Tech

September 5, 2012

New NASA space technology app educates users at hypersonic speeds

Want to try your hand at landing an inflatable spacecraft?

All you need is a smart phone, a computer or a tablet. NASA has released a new educational computer Web game based on its Hypersonic Inflatable Aerodynamic Decelerator project. The game can be played on the Internet and Apple and Android mobile devices. The application can be downloaded free from those mobile device stores and on NASA’s HIAD website at http://www.nasa.gov/hiad.

HIAD is an innovative inflatable spacecraft technology NASA is developing to allow giant cones of inner tubes stacked together to transport cargo to other planets or bring cargo back from the International Space Station.

“This game will help introduce new generations to NASA technologies that may change the way we explore other worlds,” said Mary Beth Wusk, HIAD project manager at NASA’s Langley Research Center in Hampton, Va. “It gives players an idea of some of the engineering challenges rocket scientists face in designing spacecraft, and does it in a fun way.”

The game’s premise is an inflatable heat shield that returns cargo from the space station to Earth. As the HIAD summary puts it, “to successfully guide an inflatable spacecraft through the super heat of atmospheric reentry requires the right stuff. If you inflate too early, your shape is incorrect or your material isn’t strong enough – you burn up. And if you get all that right and miss the target the mission is a bust.”

The game offers four levels of engineering mastery and gives stars for each successful landing.

HIAD is more than just a game. It’s a real technology being tested in laboratories and in flight. A prototype HIAD launched July 23 from NASA’s Wallops Flight Facility on Virginia’s Eastern Shore. The successful flight test demonstrated that lightweight, yet strong inflatable structures may become a practical way to help us explore other worlds.

NASA is developing the technology as part of the Space Technology Program’s Game Changing Development Program. NASA’s Space Technology Program is innovating, developing, testing and flying hardware for use in future science and exploration missions. NASA’s technology investments provide cutting-edge solutions for our nation’s future.

 




All of this week's top headlines to your email every Friday.


 
 

 
NASA photograph

NASA begins sixth year of airborne Antarctic ice change study

NASA photograph by Michael Studinger NASA’s DC-8 flying laboratory is shown in its parking spot on the ramp at the Aeropuerto Presidente Carlos Ibáñez del Campo in Punta Arenas, Chile, after its transit flight from NASA...
 
 
NASA photograph by Patrick Rogers

Scientific balloon launch highlights NASA exhibit at Balloon Fiesta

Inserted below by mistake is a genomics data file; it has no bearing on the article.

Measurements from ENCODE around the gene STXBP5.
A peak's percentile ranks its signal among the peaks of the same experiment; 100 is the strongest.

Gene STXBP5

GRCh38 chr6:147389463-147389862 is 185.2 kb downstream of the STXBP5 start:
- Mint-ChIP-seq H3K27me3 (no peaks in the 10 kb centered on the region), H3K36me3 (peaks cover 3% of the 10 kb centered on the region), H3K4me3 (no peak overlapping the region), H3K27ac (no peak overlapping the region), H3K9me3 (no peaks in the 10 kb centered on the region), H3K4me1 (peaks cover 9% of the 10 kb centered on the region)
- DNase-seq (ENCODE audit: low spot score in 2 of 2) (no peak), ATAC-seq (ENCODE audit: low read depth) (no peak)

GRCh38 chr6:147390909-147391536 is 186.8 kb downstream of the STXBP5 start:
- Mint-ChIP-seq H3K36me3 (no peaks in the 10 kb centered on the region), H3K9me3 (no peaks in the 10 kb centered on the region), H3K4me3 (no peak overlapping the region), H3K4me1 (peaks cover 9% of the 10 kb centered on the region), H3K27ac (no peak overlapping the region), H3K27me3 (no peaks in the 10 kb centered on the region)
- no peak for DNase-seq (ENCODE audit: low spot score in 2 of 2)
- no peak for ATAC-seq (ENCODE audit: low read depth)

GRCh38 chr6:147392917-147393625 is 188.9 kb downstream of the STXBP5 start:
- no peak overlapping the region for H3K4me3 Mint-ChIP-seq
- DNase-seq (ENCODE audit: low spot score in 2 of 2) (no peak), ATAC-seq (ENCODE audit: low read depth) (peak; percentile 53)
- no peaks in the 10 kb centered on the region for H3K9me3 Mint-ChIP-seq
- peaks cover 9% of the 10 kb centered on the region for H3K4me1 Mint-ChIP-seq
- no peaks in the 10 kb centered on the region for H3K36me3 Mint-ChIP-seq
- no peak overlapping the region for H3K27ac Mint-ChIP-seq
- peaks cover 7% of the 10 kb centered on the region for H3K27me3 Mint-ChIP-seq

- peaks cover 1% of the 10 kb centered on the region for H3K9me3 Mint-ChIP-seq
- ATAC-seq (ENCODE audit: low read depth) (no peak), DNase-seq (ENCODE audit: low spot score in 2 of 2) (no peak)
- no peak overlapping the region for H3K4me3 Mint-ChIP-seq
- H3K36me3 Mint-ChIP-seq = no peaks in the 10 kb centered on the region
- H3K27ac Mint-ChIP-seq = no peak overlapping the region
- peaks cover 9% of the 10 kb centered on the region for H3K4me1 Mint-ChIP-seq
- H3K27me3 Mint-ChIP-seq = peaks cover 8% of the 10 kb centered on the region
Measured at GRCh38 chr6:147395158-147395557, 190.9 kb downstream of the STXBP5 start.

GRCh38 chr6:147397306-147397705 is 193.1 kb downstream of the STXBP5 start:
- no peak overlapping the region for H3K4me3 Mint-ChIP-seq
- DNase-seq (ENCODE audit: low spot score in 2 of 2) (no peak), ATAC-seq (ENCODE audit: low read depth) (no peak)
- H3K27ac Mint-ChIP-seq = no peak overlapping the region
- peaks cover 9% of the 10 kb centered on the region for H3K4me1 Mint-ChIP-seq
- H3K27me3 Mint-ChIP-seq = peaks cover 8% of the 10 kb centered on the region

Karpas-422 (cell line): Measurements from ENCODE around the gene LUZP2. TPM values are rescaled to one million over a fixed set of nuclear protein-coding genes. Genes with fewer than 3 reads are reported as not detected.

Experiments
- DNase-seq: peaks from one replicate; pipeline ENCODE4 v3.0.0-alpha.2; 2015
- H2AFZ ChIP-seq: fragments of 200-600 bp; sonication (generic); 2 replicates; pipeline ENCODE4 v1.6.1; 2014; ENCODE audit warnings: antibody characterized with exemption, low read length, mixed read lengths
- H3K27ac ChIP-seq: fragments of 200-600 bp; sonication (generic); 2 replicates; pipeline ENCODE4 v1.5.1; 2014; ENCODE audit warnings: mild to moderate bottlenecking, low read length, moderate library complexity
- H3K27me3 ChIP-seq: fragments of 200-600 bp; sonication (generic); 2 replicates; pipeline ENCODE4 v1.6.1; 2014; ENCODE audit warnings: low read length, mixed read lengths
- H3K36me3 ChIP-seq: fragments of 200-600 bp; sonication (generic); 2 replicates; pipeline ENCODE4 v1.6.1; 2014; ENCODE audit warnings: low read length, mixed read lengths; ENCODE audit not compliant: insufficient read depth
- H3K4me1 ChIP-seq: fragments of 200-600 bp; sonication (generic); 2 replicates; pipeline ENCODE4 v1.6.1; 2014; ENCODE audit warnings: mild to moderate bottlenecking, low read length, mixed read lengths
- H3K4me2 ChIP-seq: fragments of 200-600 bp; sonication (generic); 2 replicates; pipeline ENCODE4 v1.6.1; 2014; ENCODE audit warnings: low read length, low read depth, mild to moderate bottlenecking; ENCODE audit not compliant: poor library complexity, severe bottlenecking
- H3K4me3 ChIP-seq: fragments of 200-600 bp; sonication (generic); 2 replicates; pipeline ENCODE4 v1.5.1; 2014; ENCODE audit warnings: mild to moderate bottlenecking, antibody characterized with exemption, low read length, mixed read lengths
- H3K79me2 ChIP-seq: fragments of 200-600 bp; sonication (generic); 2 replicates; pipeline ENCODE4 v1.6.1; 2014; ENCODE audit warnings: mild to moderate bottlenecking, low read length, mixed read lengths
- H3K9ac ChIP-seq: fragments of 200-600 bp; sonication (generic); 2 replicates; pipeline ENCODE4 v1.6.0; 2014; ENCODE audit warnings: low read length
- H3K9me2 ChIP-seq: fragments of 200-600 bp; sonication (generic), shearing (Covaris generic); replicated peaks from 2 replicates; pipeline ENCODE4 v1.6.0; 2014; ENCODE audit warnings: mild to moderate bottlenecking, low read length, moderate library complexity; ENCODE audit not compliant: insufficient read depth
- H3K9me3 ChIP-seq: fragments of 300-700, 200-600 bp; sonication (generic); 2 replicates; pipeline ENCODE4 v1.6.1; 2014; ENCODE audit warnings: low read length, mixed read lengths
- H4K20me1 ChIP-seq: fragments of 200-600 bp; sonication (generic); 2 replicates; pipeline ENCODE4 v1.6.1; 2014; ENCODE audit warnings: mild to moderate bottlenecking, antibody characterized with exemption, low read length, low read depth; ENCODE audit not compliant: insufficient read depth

NASA photograph by Jay Levine Magdi Said, technology manager for NASA’s Scientific Balloon Program office at NASA’s Wallops Flight Facility, explains elements of NASA’s use of science balloons.   A live t...
 
 
NASA photograph by John Sonntag

Preparing for Antarctic flights in California desert

NASA photograph by John Sonntag The constellation Ursa Major looms over a GPS-equipped survey vehicle and a ground station to its left at El Mirage Dry Lake. By comparing elevation readings from both GPS sources, researchers ca...
 

 
NASA photograph by Tom Tschida

NASA-pioneered Automatic Ground-Collision Avoidance System operational

NASA photograph by Jim Ross The U.S. Air Force’s F-16D Automatic Collision Avoidance Technology (ACAT) test aircraft banks over NASA’s Dryden (now Armstrong) Flight Research Center during a March 2009 flight.  ...
 
 
USF/WHOI/MBARI/NASA image

U.S. initiates prototype system to gauge national marine biodiversity

USF/WHOI/MBARI/NASA image NASA satellite data of the marine environment will be used in prototype marine biodiversity observation networks to be established in four U.S. locations, including the Florida Keys, pictured here. The...
 
 
NASA photograph by David C. Bowman

NASA helicopter test a smashing success

NASA photograph by David C. Bowman Technicians at NASA Langley pulled a helicopter 30 feet into the air before dropping it to test crashworthy systems.   The successful crash test of a former Marine helicopter could help l...
 




0 Comments


Be the first to comment!


Leave a Reply

Your email address will not be published. Required fields are marked *

You may use these HTML tags and attributes: <a href="" title=""> <abbr title=""> <acronym title=""> <b> <blockquote cite=""> <cite> <code> <del datetime=""> <em> <i> <q cite=""> <strike> <strong>